Winter Swimming Myths

Three Winter Swimming Pool Myths

Cold weather is here, and you and your family can no longer swim in your in-ground swimming pool. Part of the pleasure of having a pool is the fact that it’s great exercise. But, what do you do in the winter? You may be concerned about joining a gym or the YMCA because of the concern of swimming in the winter months.  As a parent, you may even wonder whether your child can get sick from swimming in the winter. At Hawaiian Pools, we want to dispel three winter swimming myths.

More chances of catching a cold:

Colds are not caused by cold or wet conditions. The fact is, children are no more susceptible to catching a cold from swimming during winter than during the summer months. It’s true that they are more likely to catch a cold or the flu during the winter, but it’s not from swimming; it is because of the close contact with other children in school. Also, the viruses that cause infections do thrive in the dry, cooler months when houses and buildings are closed up from fresh air.  Most children come down with 6 to 10 viral infections a year, but it’s not because of the water. A properly chlorinated pool is probably one of the cleanest places for your child to be. Of course, just as you wouldn’t send your child to school when they are sick, you would keep a sick child home from the pool.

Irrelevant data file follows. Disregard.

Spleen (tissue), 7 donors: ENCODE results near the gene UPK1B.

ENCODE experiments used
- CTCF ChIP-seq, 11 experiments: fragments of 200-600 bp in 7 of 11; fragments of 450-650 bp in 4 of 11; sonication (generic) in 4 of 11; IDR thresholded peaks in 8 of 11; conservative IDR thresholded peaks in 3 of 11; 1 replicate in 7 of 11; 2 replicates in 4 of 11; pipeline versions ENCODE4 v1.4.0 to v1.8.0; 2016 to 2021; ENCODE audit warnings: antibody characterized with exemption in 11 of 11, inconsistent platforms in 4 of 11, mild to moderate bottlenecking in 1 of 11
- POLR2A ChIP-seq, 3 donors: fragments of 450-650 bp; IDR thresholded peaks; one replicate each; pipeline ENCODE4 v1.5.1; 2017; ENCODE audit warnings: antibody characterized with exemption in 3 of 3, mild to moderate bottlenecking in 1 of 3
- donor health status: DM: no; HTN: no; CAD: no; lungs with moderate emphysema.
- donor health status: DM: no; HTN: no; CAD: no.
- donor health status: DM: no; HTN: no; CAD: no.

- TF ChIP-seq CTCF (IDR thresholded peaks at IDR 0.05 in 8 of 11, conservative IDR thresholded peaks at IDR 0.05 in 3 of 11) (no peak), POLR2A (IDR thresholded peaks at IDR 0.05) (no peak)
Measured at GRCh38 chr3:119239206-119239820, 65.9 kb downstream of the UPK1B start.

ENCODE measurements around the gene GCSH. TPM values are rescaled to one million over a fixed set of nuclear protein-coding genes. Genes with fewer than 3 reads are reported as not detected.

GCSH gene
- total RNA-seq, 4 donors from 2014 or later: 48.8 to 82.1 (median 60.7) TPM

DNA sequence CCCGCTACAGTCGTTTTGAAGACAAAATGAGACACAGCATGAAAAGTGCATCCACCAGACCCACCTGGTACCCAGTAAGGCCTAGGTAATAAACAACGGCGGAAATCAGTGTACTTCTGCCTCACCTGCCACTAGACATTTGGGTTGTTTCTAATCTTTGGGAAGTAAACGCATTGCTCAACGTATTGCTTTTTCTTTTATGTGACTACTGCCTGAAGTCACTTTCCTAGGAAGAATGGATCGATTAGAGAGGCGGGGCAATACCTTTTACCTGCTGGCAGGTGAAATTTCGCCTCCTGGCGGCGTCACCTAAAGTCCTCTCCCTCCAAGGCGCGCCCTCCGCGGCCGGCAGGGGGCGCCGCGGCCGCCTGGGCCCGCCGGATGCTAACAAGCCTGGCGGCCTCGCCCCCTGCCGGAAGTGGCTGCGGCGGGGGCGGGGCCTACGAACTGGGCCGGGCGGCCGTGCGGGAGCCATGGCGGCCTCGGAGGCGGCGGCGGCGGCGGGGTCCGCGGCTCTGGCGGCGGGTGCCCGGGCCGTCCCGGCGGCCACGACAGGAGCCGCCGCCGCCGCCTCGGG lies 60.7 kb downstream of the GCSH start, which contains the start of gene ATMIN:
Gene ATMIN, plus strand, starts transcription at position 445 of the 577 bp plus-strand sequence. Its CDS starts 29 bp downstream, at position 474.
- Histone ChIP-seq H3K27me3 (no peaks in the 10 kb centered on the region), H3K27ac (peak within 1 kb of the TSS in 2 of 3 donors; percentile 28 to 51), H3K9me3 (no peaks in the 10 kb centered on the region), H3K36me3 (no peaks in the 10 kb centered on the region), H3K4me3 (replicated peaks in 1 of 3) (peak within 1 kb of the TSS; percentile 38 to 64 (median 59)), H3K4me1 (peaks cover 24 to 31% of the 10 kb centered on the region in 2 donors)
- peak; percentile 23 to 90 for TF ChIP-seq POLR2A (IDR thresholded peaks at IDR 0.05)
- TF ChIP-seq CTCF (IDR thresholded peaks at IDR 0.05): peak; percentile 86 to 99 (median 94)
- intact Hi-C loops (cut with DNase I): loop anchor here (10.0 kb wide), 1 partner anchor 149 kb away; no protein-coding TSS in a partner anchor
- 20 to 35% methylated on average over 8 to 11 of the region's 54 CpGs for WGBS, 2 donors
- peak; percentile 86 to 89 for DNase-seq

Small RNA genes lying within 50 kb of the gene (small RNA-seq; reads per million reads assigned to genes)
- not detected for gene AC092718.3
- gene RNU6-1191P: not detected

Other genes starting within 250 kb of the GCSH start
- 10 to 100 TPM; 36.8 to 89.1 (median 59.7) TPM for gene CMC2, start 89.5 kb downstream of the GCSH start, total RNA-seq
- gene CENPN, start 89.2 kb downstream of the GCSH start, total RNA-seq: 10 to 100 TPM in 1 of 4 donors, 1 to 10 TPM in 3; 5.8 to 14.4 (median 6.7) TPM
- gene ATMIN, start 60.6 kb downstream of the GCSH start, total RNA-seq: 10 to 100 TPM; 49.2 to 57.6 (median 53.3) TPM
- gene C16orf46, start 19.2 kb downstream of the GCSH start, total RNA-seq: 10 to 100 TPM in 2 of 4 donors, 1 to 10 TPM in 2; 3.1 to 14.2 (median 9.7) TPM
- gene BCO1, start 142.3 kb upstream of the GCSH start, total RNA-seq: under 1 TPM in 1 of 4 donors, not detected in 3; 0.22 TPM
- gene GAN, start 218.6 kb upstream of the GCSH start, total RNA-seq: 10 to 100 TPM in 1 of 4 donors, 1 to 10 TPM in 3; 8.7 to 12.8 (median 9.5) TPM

More likelihood of an ear infection:

Similar to colds, middle ear infections are not caused by cold or wet conditions. They are caused by viruses or bacteria. Typically, an ear infection occurs when one has an infectious cold that causes swelling and restricts the drainage of the fluid in the Eustachian tubes from naturally draining through the nose and throat. In contrast, swimmer’s ear, a more easily treated condition, is an infection of the ear canal that is associated with being in the pool, but this doesn’t happen more because it’s winter time.

A wet head won’t make you sick:

The myth that going out with a wet head will make you sick likely goes hand-in-hand with its trusty partner-myth that says more heat escapes from your head than anywhere else on the body.  The truth is that having a wet head does not contribute to a person’s likelihood of getting a cold.  Temperature escapes from the body equally, so for comfort’s sake, it’s important to bundle up in the cooler weather.  It won’t, however, keep you from getting sick.

Here’s a few good reasons to keep swimming in the winter:

  • Swimming in winter poses no threat to children with functioning immune systems. Most indoor pools are heated to 90 – 92 degrees. As long as you quickly and thoroughly dry your child and change him into warm clothes he’s no more at risk for catching a cold after swimming than he is after his bath.
  • Regular exercise helps keep the body, including the immune system, strong. Studies conducted in Germany indicated that swimming children are actually healthier than their non-swimming friends.
  • Year-round swimming ensures that children do not forget skills learned during the summer months. Plus, it allows new skills to be taught at the most advantageous developmental age.

At Hawaiian Pools, we don’t want you to get tripped up by the myths of being outside after swimming. We encourage you to keep it up!

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